Simon Harvey of the SLP

Crow, Sikorski, and the CATP

I do not envy Bob Crow, assistant general secretary of the RMT transport union.

Comrade Crow is of course also a member of both the national executive and the London regional committee of the Socialist Labour Party, which late last year confirmed it was to stand a full slate of candidates in the Greater London Authority elections. However, as readers will doubtless be aware, two other left slates are also committed to standing - the Campaign Against Tube Privatisation and the London Socialist Alliance.

Bob can safely ignore the LSA bloc of socialist groups, which includes the SWP, CPGB, AWL, ISG and Workers Power - that is perfectly in accord with the well established sectarian policy of SLP general secretary Arthur Scargill. But what about the CATP? Not only will its platform be identical to the main plank of the SLP's London intervention - keeping the underground in "public ownership" - but the CATP was set up and funded by the RMT regional committee, and its candidates will include RMT members in London, comrade Crow's base.

So far he has maintained a discreet silence, not to mention a considerable distance from the CATP, whose meetings he has never attended, even when it was officially under the wing of the London region and operating exclusively as a safe, pro-union, public relations campaigning body. When it was agreed that the CATP would extend its campaigning into the electoral field, comrade Crow was mooted as a figurehead. At the same time he was approached to stand as mayor by Scargill - he had the good sense to turn it down. Nevertheless Crow will be expected to play a leading role in the SLP's GLA campaign against his own union officials - there is hardly anyone else who could fill the role, especially when you consider the dwindling band of Stalinites and eccentrics that constitute our London membership.

(By the way, I see from the latest SLP Information Bulletin, sent out to all members, that "London comrades are engaged in a number of campaigns, including ... Keeping London Underground Public ..." (December-January). Keeping London Underground Public? Nobody I have spoken to has even heard of this mysterious body - not even London SLP members who are supposedly backing it.)

Of course, there is a widespread view that there should be a single left bloc, not only for the GLA elections, but as a general principle - it is also held by a minority of SLP comrades, including myself. It was a view that Patrick Sikorski seemed to be tentatively putting forward in his last year as an SLP member. In his final speech as party vice-president he told the special congress of November 1998 that it was "perfectly reasonable" to consider electoral alliances while the SLP was "still small" (now it is even smaller).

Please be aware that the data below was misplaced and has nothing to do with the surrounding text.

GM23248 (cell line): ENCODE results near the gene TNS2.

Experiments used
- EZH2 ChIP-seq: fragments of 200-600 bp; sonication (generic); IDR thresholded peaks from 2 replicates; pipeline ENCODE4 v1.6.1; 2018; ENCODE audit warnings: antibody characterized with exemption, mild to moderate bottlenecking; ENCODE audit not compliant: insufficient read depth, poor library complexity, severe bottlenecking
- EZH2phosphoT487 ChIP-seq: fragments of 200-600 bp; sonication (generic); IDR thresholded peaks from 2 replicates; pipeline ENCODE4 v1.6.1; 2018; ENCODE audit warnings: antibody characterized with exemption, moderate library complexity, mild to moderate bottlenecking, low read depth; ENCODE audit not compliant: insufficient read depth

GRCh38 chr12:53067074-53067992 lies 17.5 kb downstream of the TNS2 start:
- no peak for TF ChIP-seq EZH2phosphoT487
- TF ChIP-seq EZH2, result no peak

Interestingly, the original motion to the RMT London regional council which proposed that the CATP contest the elections specifically called for talks with "other trade unions, socialists and the left" with a view to standing candidates. Typically, Sikorski, along with the likes of Davy Lyons (ex-Socialist Party and ex-Socialist Democracy Group) and Oliver New (ex-Socialist Outlook), won the CATP majority to the long-standing position of Sikorski's Fourth International Supporters Caucus: this motley crew of disillusioned leftists posing as naive syndicalists were determined to ignore "the groups" despite the unanimously agreed resolution for broad cooperation.

Comrade Sikorski was actually rather late both in activating the CATP and giving it his own special sectarian twist after a motion to set it up had successfully been proposed to the London region of the RMT by supporters of the Alliance for Workers' Liberty. Eventually he decided to act, declaring himself secretary of the new body. Subsequently fellow Fisc supporters were pulled on board, including names that SLP members will be more than familiar with - eg, Brian Heron and more recently Colin Meade, who has suddenly appeared from nowhere as a CATP official in north London.